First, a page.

This novel tells the story of Eric Marshall, a young man who moves to a remote village and falls in love with Kilmeny Gordon, a mute girl who communicates through sign language. It's a poignant tale of love, communication, and acceptance.

4. The Story Girl and The Golden Road

These two novels are part of Montgomery's Story Girl series, which follows a group of cousins as they spend summers together on Prince Edward Island. The books are filled with charming anecdotes, vivid characters, and nostalgic reflections on childhood.

5. Jane of Lantern Hill

This novel follows the journey of Jane Stuart, a young girl who discovers a newfound sense of belonging and purpose when she spends a summer with her estranged father on Prince Edward Island. It's a heartwarming story of family, reconciliation, and personal growth.

These lesser-known novels showcase Montgomery's talent for crafting compelling characters, evocative settings, and heartfelt stories that transcend the familiar Green Gables.

Reasons to Read

Montgomery's novels often feature strong and resilient female protagonists who navigate various challenges and obstacles with courage and determination. Her relatable characters provide representation and serve as role models for women, showing us that we can pursue our dreams and overcome the adversities that come our way.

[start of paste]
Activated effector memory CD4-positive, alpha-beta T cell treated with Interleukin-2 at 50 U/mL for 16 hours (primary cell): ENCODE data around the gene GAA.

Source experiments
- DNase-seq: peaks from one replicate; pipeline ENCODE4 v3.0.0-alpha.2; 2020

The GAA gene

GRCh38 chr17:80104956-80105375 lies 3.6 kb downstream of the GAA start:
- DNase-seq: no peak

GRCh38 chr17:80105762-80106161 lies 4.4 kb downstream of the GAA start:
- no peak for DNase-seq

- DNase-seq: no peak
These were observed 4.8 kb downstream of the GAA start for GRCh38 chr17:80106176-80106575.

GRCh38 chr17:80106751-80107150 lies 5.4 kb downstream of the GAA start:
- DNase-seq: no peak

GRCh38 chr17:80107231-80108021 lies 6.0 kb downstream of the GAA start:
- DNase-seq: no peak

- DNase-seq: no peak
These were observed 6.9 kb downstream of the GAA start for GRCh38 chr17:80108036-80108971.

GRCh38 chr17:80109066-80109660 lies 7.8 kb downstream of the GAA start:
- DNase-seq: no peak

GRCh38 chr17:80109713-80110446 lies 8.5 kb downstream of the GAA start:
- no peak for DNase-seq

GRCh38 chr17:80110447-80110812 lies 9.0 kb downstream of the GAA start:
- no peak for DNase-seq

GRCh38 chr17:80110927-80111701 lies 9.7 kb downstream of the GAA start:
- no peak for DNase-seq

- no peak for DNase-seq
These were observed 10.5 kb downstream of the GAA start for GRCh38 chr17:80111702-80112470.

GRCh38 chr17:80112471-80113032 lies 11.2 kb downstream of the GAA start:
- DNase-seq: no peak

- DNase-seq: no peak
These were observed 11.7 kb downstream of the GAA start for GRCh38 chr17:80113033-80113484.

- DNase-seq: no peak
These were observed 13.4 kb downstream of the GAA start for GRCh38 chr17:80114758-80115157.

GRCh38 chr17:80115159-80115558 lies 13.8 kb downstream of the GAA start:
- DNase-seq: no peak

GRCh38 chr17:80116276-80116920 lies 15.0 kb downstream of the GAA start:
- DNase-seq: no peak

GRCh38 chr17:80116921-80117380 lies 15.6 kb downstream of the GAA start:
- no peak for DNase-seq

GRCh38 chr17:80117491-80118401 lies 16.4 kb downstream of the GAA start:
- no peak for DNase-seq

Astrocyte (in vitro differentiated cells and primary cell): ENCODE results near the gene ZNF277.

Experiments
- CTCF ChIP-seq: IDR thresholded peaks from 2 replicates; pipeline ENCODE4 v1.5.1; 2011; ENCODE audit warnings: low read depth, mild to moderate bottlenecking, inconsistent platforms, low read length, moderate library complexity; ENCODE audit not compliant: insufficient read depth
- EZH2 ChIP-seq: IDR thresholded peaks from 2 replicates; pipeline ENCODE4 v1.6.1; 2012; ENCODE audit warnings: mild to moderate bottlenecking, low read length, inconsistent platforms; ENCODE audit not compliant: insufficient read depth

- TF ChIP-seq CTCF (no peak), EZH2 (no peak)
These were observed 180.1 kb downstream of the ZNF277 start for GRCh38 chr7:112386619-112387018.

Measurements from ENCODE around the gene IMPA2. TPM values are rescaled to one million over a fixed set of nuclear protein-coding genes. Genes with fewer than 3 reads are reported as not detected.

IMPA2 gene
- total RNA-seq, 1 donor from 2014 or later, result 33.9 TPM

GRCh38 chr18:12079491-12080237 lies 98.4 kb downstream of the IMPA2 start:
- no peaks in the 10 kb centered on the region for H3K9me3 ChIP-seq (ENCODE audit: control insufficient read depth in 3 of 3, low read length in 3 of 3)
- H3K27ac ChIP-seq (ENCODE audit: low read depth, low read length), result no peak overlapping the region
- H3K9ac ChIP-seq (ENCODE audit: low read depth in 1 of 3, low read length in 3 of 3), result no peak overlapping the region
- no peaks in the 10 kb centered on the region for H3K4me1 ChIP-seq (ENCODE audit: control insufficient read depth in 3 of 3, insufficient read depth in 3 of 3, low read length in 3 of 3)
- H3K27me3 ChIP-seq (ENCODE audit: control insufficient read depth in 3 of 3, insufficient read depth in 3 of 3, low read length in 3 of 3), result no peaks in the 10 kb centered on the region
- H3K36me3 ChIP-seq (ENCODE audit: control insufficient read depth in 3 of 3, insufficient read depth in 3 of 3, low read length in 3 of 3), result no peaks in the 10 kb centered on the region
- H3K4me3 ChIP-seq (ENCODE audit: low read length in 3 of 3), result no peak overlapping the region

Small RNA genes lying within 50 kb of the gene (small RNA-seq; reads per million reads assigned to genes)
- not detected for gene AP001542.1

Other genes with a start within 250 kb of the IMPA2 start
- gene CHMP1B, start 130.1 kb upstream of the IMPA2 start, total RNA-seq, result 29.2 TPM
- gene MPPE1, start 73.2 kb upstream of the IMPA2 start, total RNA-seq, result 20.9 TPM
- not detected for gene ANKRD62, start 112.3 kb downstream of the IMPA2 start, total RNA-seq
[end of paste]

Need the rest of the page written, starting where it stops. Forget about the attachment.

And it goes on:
Her writing promotes female empowerment and independence, encouraging women to assert themselves and pursue their passions. Through her characters' journeys, the author inspires us as women to embrace our strengths and cherish what makes us each a unique individual.

Montgomery's novels sift through the complexities of the female experience, and explores them with depth and nuance. By doing so, the author offers insight into the multifaceted lives women lead, providing us as readers with a greater understanding of our own experiences.

The author's writing, like many of the great voices of the past, validates the emotions and struggles faced by women, acknowledging the range of feelings we experience, from joy and love to loneliness and insecurity.